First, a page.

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CliffHicks Blog

The Hard (Drive) Conundrum

I want to comment on something by Fearless Leader today...

He theorizes that there may be a problem for developers who have trouble debating on whether or not they're going to use the hard drive in their game. I posit to you that no such problem exists, and I'll tell you why. Because only an idiot would have a 360 with a hard drive.

Developers are going to use this hard drive left and right, and I'll tell you why. They can put new content on a hard drive. They can decrease loading times with a hard drive. They can make save games contain every particle about the game's environment on a hard drive. You know what memory cards will get you? Checkpoints and bad attitudes.

I know a couple people in the development business. Those of you who know my background know that I worked for Westwood Studios, Maxis Studios and Konami, in addition to spending a year in gamer press, and another year as a freelancer. I've met people. I know people. I've heard stories and I've sent out a few queries. You know what I found? Every single person I've talked to has said that the $299 version the 360 might as well not even exist. Sure, people are going to buy them. Sure, there's going to be a push by some of the bigger retailers to carry it. But there's also people pushing to get Harry Potter books banned for "advocating witchcraft." There's a reason for this.

People are morons. This is an argument irrefutable. In a conversation with a random stranger on the train ride home a few weeks back, I had a guy tell me that someone should write an autobiography about him some day, because he was "real interesting." When I sold computers at Best Buy, a guy came in to tell me he was having problems moving his mouse across the screen, as it blocked his view. (Yes, pick up the mouse, put it against the screen ... that's what this guy was doing.)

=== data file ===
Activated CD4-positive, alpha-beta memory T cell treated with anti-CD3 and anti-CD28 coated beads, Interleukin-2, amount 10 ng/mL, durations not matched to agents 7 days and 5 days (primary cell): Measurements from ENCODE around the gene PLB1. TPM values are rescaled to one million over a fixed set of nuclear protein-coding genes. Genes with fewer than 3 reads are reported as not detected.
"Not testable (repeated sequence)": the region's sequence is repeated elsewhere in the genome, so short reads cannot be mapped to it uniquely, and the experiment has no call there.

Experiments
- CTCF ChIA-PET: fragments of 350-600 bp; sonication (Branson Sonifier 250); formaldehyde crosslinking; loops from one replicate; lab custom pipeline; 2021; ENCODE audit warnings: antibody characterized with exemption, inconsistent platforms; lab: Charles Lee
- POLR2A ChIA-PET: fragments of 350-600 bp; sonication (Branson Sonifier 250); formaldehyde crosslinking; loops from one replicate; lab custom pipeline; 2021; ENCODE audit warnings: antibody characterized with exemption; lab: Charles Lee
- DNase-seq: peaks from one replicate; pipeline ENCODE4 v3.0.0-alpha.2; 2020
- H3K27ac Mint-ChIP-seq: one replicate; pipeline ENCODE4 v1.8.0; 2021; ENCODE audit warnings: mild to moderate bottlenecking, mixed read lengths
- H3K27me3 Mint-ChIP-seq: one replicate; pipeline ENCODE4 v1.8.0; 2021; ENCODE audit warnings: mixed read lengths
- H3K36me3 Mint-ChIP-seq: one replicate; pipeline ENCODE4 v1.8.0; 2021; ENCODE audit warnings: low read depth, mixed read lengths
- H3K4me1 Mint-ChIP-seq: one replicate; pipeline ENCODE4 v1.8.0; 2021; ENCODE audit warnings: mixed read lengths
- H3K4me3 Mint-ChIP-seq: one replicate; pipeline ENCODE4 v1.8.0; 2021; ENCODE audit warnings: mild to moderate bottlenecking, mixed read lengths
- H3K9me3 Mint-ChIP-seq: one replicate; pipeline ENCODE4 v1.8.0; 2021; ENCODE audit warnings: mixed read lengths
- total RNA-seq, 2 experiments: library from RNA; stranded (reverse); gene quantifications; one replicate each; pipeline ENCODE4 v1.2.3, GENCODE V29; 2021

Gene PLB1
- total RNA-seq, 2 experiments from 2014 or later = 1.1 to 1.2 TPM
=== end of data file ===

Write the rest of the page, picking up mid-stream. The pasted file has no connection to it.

I have seen the short end of the stick when it comes to humanity, and believe me, I am not impressed. We're not all going to be Nobel Prize winners, but we have got the bottom of the barrel around us some days.

Don't think I'm making fun of a region -- I'm from middle America originally (the Heartland -- Omaha, NE) and there are just as many brilliant people there as there are intellectual lepers. Don't think I'm making fun of a political side -- I've met the highs and lows of both sides. Don't think I'm making fun of any people in particular, other than the half-wits.

If you're thinking about buying a $299 360 on launch day, I can only offer you this ... don't. Between the hard drive, the wireless controller, the remote control and the high def. cables, you'll be spending well over that additional $100 to get caught up to everyone else. The hard drive is required if you want backwards compatibility, but it's also going to be required for over 75% of the games that come out.

But here's the real trick -- since everyone's been talking about how you need to get the $399 version instead the $299 version at launch, no one's asked the real question ... do you NEED one at launch? Is there a launch title that makes this system a "must have" purchase?

As of yet, I say to you... No.

360 - The "Bend Over" tale (A long rant...)

And here I thought I wouldn't have anything to talk about this week...

You want to know what really chafes my hide? They're putting hard drives in Xboxes now, and it's cheaper than this. For $299, you get the shaft and Microsoft personally kicks you in the shins then runs off with your dog. I'm not kidding, let's break it down the number of ways you as the consumer get the short end of the stick here...

The $299 model slaps you in the face repeatedly with all the things that you get to miss out on. Start here: NO HARD DRIVE. Remember how cool the hard drive has been in the Xbox? Remember all the great things about getting new content for your games, like the new maps for Halo 2 or the golf courses for Links 2004 or the new mechs for Mech Assault? Yeah, forget all of that. Or be prepared to shell out for your hard drive later. And if Microsoft intends on most games not using the hard drive, why the hell are they putting it on the system anyway? Oh no, they are going to make a lot of games that use it, don't get me wrong. They just want you to pay more for it. And you know why it's detachable? So they can use the thing to replace memory cards. Like THAT's a brilliant idea. I know, I know, there'll be other memory options, but let's be honest -- other than bringing it over to your friend's house, why else would they make it detachable? (Well, I'm sure there's also that unspoken thing about security, designed to try and prevent people from modding their Xboxes, but again, who are they kidding? In the world of distributed engineering, I give this thing maybe a year before someone's got it modded. MAYBE.)